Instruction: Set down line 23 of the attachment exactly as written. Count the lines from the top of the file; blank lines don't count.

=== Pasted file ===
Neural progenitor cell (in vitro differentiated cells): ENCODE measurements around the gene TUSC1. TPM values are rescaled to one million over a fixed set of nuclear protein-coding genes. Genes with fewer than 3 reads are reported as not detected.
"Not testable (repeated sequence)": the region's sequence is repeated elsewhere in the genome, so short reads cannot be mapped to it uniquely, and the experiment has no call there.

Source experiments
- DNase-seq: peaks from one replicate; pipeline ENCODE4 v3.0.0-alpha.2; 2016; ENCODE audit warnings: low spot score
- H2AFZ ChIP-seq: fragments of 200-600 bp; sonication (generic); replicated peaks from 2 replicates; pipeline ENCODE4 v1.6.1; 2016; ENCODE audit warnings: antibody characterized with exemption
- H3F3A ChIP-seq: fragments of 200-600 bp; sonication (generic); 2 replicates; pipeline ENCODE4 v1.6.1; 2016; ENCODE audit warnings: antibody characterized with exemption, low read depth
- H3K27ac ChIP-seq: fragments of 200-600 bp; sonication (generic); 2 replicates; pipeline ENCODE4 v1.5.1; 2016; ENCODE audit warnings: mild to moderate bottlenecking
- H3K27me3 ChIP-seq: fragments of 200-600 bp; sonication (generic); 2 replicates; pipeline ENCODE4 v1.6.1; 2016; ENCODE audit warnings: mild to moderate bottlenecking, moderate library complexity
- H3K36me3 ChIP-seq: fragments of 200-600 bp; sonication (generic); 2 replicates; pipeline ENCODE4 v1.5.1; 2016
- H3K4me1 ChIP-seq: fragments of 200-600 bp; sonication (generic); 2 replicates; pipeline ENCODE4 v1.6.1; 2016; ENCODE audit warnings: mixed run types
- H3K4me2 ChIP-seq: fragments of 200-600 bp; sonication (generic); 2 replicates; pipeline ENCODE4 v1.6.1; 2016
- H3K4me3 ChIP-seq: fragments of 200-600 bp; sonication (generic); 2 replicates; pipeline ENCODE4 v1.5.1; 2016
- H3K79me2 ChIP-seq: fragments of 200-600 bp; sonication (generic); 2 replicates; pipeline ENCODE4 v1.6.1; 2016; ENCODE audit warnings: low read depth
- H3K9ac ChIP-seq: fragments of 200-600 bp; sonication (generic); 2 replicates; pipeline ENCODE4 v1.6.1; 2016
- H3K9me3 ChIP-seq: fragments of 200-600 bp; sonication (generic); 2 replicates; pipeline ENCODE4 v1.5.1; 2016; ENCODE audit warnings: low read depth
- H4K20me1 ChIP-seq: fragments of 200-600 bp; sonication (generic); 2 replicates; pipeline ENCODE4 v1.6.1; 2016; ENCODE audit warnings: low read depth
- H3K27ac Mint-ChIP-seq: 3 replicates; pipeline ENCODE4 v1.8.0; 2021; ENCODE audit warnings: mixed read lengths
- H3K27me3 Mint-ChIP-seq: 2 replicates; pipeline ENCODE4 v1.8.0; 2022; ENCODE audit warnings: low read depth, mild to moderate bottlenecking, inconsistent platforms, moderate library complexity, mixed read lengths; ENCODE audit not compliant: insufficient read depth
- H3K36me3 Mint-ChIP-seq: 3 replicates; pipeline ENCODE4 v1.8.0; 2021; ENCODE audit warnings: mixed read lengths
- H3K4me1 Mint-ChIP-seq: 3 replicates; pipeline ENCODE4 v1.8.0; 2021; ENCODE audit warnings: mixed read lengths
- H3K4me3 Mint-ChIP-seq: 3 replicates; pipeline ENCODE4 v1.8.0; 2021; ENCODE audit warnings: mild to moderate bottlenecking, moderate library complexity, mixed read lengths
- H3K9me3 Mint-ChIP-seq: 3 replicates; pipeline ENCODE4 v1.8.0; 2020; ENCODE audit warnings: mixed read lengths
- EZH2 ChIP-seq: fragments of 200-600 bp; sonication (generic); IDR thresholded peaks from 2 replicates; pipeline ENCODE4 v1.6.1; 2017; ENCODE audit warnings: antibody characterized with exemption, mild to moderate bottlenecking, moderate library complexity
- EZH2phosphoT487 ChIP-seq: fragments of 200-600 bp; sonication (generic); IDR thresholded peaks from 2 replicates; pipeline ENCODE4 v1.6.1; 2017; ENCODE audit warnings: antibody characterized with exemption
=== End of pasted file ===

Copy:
- EZH2 ChIP-seq: fragments of 200-600 bp; sonication (generic); IDR thresholded peaks from 2 replicates; pipeline ENCODE4 v1.6.1; 2017; ENCODE audit warnings: antibody characterized with exemption, mild to moderate bottlenecking, moderate library complexity